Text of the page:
He raised one eyebrow and stared at me, coldly, as though I was the sole cause of every problem he happened to have on his mind at that time. I felt my knees shake and clasped my hands together. As briefly as I could I told him about the altercation in town and how it had involved Miss Kent and I was about to confess to him that I was responsible for the blow on the jaw, when he turned to look again at Joe and shook his head.
“Do you recall the names of the men?”
“One of them was called Judd.”
He took a deep breath then released it and nodded as though in confirmation of what he had suspected. He scratched his nose and then with a frown, took off his hat and turned towards me again. I stepped back, unsure of what was going to happen next.
“I’m sorry to have been so abrupt just now. My name’s Adam Cartwright.” He struck out his hand which I took, rather gingerly, and shook. “When I saw Joe, I was scared that I may have got here too late. Thank you for taking such good care of him for us, Miss Browne.”
“Well…” I paused; I could hardly say it was a pleasure for that would have been a downright lie. I looked at him and saw his eyes twinkling at me and a smile softening the lines of his mouth. “Well, I was glad to have been of help. I was frightened at first that I may have done the wrong thing, and should have tried to reach the doctor in town, but then had I done that…”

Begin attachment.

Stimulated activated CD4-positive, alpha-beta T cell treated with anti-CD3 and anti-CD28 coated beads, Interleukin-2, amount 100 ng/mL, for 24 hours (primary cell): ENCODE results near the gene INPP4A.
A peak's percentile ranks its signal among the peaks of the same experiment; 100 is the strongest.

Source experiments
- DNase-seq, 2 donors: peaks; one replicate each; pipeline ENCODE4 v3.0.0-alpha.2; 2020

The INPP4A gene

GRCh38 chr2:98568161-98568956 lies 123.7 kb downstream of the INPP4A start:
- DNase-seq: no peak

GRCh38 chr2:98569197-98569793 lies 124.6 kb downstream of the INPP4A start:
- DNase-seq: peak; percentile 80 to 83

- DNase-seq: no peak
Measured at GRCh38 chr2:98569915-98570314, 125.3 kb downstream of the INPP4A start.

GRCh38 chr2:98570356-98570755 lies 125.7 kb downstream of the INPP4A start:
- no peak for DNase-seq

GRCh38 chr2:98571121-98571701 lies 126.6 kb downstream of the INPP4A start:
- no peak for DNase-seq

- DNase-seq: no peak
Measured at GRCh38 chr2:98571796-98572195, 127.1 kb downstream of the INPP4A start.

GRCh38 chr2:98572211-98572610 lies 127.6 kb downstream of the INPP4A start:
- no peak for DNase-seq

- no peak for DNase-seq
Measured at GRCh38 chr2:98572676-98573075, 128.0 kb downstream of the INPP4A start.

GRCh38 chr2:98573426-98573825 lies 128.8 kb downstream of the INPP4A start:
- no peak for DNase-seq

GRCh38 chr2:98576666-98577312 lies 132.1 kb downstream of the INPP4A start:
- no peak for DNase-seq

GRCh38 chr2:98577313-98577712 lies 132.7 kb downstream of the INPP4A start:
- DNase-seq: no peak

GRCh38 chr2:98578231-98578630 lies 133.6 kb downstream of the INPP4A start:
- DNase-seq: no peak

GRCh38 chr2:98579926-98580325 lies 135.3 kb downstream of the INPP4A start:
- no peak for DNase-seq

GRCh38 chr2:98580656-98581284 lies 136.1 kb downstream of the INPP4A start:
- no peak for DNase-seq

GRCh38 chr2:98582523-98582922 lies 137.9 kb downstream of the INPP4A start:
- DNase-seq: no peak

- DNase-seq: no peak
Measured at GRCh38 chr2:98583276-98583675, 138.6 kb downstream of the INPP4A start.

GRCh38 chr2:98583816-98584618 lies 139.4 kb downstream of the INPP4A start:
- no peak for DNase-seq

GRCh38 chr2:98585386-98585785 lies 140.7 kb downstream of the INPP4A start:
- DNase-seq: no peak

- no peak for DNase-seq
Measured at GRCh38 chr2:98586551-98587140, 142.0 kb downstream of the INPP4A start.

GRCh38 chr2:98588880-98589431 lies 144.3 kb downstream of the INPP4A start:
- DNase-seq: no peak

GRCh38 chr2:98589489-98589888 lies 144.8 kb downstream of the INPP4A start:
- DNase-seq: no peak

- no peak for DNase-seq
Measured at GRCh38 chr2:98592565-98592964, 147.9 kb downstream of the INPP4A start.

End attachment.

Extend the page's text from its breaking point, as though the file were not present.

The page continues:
“No doubt about it, he would have died.”
“Yes, he would have done. Would you like some coffee?” It was all blurted out in a rush, and I hurried over to the coffee pot and began to get out another cup. He stayed by the bedside and then, after feeling Joe’s brow and the pulse at his neck, he came and stood close beside me.
He watched as I poured out the coffee and handed it to him. He pulled out a chair, sat down, and cradled the cup in his hands for a while, during which time he looked around the cabin. Then, once again, those sooty smudged brown eyes were fixed upon me. He put his head to one side as though looking at me forced him to have to think. He frowned slightly and then turned away, bringing the cup to his lips and drinking a little of the coffee.
“So, what are you doing here, Miss Browne? I hardly recognized the place as one of our line shacks you’ve – er – made such homely alterations.” It was impossible not to notice the sarcasm in his voice and his eyes twinkled good-humoredly as he continued to glance around.
I sat down at the table and faced him. I told him how I had stumbled upon the cabin and how it had saved my life. I had not intended to trespass on their property, had always expected the real owner to arrive back and throw me out, in fact, and apologized for having taken it upon myself to make such homely alterations as he put it.